Cyclones ‘mixing and matching’ potential tight end options during fall camp

Then-redshirt freshman tight end Easton Dean hauls in his first career catch against the Kansas Jayhawks on Oct. 31, 2020. 

Matt Belinson

Iowa State has had the luxury of having all the pieces to the puzzle at the tight end position over the last two seasons.

Charlie Kolar, Chase Allen and Dylan Soehner, among others, have all worked in tandem to turn a once glaring weakness for the Iowa State program into one of its most talked about strengths since 2018. But Soehner is gone, leaving behind 312 career receiving yards, praised interior blocking skills and a quiet but steady leadership presence. 

As fall camp continues for the Cyclones, the search is on to find who can step up alongside Allen and Kolar and use their individual skills to give Iowa State the unique tight end looks it needs.

Iowa State head coach Matt Campbell told reporters at media day on Aug. 9 the focus in the tight end room is to evaluate each player for their own strengths and weaknesses and work to finding the best situations to give each player their best shot to be successful. 

“There’s a lot of mixing and matching that I think we can do at the tight end position which is really good,” Campbell said.

Versatility is a trait Campbell and his staff aren’t taking lightly at any position battles this fall, but especially at tight end. And nobody has displayed that as much as redshirt junior Jared Rus. 

“The first name for me is Jared Rus,” Campbell said. “You talk about a ‘glue guy’, losing some glue and I guy that kind of stepped in last year when Dylan [Soehner] went down and was really impressive to all of us and I guy that has taken some of those positive experiences at the end of this football and ran with it this offseason.

“Even in the first days of practice you’re like, ‘Geez, this guy looks fantastic.'” “He’s kind of like a fullback, but can he can play tight end and can do a lot of different things for our team.”

Rus is currently a walk on in the program, but is eager to show coaches and teammates what he can bring to the table as a third tight end option in the offense. Rus, a former high school running back, views himself as a hybrid of a traditional fullback, while also being able to go out and catch short passes when needed.

“I think right now everybody can play each position to be honest in the tight end room,” Rus said on Friday to reporters.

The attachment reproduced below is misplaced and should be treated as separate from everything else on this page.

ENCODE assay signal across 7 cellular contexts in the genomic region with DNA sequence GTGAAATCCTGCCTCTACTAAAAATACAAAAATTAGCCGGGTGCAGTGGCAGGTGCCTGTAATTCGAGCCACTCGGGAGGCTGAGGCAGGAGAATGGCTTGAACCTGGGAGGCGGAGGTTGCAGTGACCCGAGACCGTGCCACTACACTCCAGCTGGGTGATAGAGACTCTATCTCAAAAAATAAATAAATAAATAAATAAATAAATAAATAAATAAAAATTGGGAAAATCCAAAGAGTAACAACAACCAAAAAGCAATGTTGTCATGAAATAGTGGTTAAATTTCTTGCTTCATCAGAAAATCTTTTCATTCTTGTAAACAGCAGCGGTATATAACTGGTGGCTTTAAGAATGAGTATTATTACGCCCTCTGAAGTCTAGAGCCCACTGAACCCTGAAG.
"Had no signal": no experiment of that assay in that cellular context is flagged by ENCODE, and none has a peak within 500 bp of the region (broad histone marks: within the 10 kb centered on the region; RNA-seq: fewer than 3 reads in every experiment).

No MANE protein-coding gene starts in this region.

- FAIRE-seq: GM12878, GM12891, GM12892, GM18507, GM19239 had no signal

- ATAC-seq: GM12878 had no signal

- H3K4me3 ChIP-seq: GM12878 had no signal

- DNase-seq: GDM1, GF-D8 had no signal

Mixing different names into the mix hasn’t bothered a veteran like Kolar during fall camp, but said it will be a challenge for anyone to replace Soehner — on and off the field.

“It’ll be hard to replace him, hard to replace the hairline too,” Kolar said of Soehner.

Kolar, a two-time First Team All-Big 12 tight end for the Cyclones (2019, 2020), returns for his senior season as one of Brock Purdy’s most trusted targets with 1,425 receiving yards and 17 career touchdowns to back it up. He learned with Soehner in the early stages of his Iowa State career.

Just as Campbell stated, no one is expected to become the next Dylan Soehner. But everyone is being asked to show their capabilities in some of his roles and whoever can use their abilities in more situations will likely be favored.

“I just think it’s trying to mismatch, mix and match and bring everybody in and use Chase’s talents, myself and whoever we have and just try to do the best we can to collectively do our job,” Kolar said.

Along with Rus, 6-foot-6 DeShawn Hanika, a redshirt sophomore, and true freshman Tyler Moore have been mentioned by Campbell throughout the spring and fall calendar. Not to mention, Easton Dean made his debut last season in multiple games, and caught his first career pass for a 25-yard reception.

Iowa State tight ends coach Taylor Mouser isn’t afraid to move names around, positions too, in order to find the best combination of talent for the Cyclones to work with come this fall.

And just because everyone can’t be a the receiving threats like Kolar and Allen are doesn’t mean they won’t find time on the field in valuable roles. Mouser’s got spots open.

“We’re always moving people around with who’s on the ball, who’s the off-the-ball guy, who’s the motion guy, who do we want on the front side, who do we want setting edges and things like that,” Mouser said.

“Right now it’s all about identifying who does those things good and not good and why it’s not good,” he said. “Doesn’t mean they can’t be the guy. We give everybody a chance to do all that stuff and figure out what they can do and what they can’t do and highlight the features and what they’re good and not good at.”